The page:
National Youth HIV & AIDS Awareness Day

April 10, 2013 marked the first ever National Youth HIV & AIDS Awareness Day (NYHAAD). The Office of National AIDS Policy included the following statement in honor of the day in a blog post on the White House website:

At AIDS 2012, the international AIDS conference, youth advocates announced the inauguration of National Youth HIV + AIDS Awareness Day (NYHAAD) to be marked on April 10, 2013. In establishing this observance, Advocates for Youth and the eleven other founding partners are recognizing the key role of youth in our collective response to HIV. The organizers note that “the creation of National Youth HIV & AIDS Awareness Day is a step toward addressing the needs of young people in the fight against HIV and AIDS.”[1]

Additionally, a congressional resolution was introduced in both the U.S. House and Senate to recognize NYHAAD every year.[2] The resolution, sponsored by Congresswoman Barbara Lee (D-CA-13) in the House and Senator Richard Blumenthal (D-CT) in the Senate, recognizes federal programs including the Centers for Disease Control and Prevention’s Division of Adolescent and School Health in supporting HIV prevention in schools; the Ryan White HIV/AIDS Program Part D, linking HIV positive youth to medical care, support, and services; and Affordable Care Act provisions including funding sex education to ensure young people are taught about HIV/AIDS, prohibiting denials of care to HIV positive patients, and expanded access to Medicaid helping HIV-positive youth receive care. 

Congresswoman Lee also hosted a Capitol Hill briefing on NYHAAD, where speakers discussed the current state of the HIV & AIDS epidemic among young people, the need for action, and the importance of young people being partners in the fight against AIDS. During the briefing Congresswoman Lee encouraged attendees to continue to include young people at the table. [3]

The current state of HIV & AIDS among youth was characterized by Dr. Rob Garofalo, Director at the Center for Gender, Sexuality and HIV Prevention, and Director of Adolescent HIV Services at Ann & Robert H Lurie Children’s Hospital of Chicago, as a missed opportunity because we should have seen this coming.  The current status of HIV & AIDS among young people in the U.S. was highlighted in the briefing, including the following statistics:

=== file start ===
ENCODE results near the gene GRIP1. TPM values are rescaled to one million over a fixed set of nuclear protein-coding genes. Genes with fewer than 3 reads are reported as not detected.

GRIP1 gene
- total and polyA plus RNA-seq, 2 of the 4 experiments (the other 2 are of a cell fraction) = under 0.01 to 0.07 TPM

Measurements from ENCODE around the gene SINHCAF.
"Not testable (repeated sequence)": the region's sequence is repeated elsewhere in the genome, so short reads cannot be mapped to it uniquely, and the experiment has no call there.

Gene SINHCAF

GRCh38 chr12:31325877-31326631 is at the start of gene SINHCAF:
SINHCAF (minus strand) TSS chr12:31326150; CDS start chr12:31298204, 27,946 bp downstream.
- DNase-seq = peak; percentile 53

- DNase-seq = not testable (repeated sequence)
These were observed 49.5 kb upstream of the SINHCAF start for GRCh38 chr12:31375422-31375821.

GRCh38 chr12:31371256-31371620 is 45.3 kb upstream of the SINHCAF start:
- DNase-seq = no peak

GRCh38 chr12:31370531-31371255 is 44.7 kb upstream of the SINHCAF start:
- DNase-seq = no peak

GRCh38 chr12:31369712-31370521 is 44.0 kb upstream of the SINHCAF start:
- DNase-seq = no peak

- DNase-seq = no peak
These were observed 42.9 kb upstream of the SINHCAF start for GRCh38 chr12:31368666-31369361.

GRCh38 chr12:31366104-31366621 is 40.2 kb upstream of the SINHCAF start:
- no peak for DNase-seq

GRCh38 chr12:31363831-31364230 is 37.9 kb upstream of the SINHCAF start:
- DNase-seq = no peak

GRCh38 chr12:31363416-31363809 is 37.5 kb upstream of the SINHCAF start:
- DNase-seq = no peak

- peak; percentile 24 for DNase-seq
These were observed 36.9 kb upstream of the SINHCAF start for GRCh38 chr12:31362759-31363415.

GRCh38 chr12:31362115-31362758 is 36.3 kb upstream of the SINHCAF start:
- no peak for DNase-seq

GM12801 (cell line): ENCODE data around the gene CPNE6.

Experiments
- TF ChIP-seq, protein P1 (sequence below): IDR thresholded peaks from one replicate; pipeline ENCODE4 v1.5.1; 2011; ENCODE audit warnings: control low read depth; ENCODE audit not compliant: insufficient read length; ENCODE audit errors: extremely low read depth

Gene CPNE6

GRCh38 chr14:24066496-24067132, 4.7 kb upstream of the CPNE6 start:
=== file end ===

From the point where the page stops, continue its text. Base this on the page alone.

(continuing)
• 1 in 4 new HIV infections is among youth ages 13 to 24
  • 1,000 young people acquire HIV every month
  • Over 76,000 young people are currently living with HIV in the U.S.
  • 60% of HIV positive youth do not know they carry HIV

Youth activists speaking at the Capitol Hill briefing emphasized the importance of healthy relationships as part of sexuality education, the need for youth-friendly health care services and the significance of youth leaders and leadership development, as peer to peer counseling, education, and assistance have proven affective at increasing rates of HIV testing and care among young people.

[1]Office of National AIDS Policy, “National Youth HIV + AIDS Awareness Day,” April 10, 2013, accessed April 29, 2013,

[2] H. Res. 148, Supporting the goals and ideals of National Youth HIV & AIDS Awareness Day, accessed April 10, 2013,

[3]Congresswoman Barbara Lee Marks First-Ever National Youth HIV/AIDS Awareness Day, accessed April 10, 2013,

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